|Origin of the Peppercorn class A1s|
In 1948 and 1949, the newly nationalised British Railways built, at its Doncaster and Darlington works, forty-nine class A1 Pacifics to the design of the LNER's last Chief Mechanical Engineer, Arthur Peppercorn.
In September 1945 Peppercorn’s predecessor, Edward Thompson, unveiled his rebuild of Gresley’s first pacific, 4470 Great Northern at Doncaster Works. It wasn’t just the engine’s new Royal blue livery lined out in red that was striking: very little remained of the original locomotive. The new Great Northern was an angular and ungainly looking locomotive. In spite of its well documented flaws, Thompson was sufficiently satisfied with his A1 to place an order for 16 new-build versions in October 1945 and then another 23 the following year.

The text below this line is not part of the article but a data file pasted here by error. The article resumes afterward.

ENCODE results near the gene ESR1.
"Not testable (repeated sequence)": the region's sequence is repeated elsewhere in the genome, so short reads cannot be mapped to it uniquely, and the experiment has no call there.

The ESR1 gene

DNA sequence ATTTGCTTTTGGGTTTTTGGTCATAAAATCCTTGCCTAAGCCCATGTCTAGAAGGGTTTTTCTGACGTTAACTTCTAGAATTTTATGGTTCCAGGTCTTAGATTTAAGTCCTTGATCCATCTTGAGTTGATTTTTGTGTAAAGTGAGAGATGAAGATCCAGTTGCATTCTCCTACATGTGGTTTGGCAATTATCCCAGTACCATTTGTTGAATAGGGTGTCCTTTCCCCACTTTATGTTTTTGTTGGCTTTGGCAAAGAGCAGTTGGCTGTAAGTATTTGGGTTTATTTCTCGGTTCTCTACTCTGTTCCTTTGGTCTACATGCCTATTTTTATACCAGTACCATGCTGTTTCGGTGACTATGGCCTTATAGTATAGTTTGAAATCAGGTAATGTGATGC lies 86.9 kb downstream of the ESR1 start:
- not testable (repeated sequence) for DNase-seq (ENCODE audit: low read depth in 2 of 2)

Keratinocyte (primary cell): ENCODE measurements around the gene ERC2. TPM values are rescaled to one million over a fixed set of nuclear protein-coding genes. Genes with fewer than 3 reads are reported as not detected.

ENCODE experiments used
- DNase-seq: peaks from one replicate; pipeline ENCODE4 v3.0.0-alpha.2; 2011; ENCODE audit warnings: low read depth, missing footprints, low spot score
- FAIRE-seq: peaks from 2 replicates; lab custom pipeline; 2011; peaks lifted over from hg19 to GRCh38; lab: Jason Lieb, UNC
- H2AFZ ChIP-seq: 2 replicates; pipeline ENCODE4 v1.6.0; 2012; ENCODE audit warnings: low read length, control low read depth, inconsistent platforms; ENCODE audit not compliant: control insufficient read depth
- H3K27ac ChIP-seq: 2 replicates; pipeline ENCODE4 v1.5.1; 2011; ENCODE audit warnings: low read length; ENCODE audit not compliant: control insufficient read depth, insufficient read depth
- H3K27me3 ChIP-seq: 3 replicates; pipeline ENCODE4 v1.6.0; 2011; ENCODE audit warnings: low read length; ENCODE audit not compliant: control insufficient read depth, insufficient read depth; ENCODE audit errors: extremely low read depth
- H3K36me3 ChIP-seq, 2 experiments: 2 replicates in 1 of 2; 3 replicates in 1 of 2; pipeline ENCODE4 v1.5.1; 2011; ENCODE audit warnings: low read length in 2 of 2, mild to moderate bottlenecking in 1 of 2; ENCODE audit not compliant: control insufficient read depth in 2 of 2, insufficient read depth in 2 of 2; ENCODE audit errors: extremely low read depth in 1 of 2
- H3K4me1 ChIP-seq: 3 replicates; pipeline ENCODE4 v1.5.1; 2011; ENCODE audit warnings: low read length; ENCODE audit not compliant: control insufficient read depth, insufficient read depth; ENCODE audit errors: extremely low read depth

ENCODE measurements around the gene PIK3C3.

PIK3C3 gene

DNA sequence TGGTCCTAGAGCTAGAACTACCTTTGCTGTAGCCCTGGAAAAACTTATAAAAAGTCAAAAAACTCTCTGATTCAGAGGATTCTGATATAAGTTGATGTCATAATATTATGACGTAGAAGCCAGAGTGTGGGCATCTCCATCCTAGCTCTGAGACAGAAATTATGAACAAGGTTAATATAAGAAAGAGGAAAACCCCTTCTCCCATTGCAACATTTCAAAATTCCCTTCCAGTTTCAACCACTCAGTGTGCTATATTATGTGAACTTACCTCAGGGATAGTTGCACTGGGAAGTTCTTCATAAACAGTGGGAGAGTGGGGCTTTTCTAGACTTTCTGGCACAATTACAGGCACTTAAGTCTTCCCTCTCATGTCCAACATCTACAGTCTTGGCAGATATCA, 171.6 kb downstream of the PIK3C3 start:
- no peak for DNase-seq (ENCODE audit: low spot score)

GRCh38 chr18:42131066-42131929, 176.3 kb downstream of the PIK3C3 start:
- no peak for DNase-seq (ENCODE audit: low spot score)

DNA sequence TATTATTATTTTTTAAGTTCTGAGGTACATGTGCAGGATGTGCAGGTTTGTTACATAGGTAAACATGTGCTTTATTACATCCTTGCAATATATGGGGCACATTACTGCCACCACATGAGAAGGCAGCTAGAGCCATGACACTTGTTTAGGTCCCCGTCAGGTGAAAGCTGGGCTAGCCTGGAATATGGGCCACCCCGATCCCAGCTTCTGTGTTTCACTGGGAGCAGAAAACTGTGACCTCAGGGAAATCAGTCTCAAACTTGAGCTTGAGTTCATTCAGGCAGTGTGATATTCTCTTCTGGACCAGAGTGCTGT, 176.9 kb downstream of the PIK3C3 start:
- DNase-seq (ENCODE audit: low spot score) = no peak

However, these were the locomotives that three years later would emerge as the Peppercorn A1s, further modified from Thompson’s design. The first, 60114, appeared from Doncaster in August 1948 and was named W.P. Allen that October. Another 48 followed by the end of the following year, the last of the class being 60162 Saint Johnstoun.
The earlier Gresley pacifics, the most famous of which are class A3 4472 Flying Scotsman and class A4 4468 Mallard, were three-cylinder machines which drove all cylinders onto the middle axle. Peppercorn, like Thompson used divided drive, with the middle cylinder connected to the leading axle. Gresley had used conjugated valve gear, while Thompson and Peppercorn used three sets of Walschaerts. But, unlike Thompson, Peppercorn used a markedly larger grate, of 50 sq. ft - the same as that first used by Gresley on his magnificent class P2 2001 Cock O' the North. Most visibly the outside cylinders were back in their more conventional place resulting in a much more aesthetically pleasing locomotive and one much less prone to frame fractures. In fact JF Harrison went on to say in his presidential address to the Institution of Locomotive Engineers in 1961 that this was the kind of locomotive Sir Nigel Gresley would have designed had he still been alive.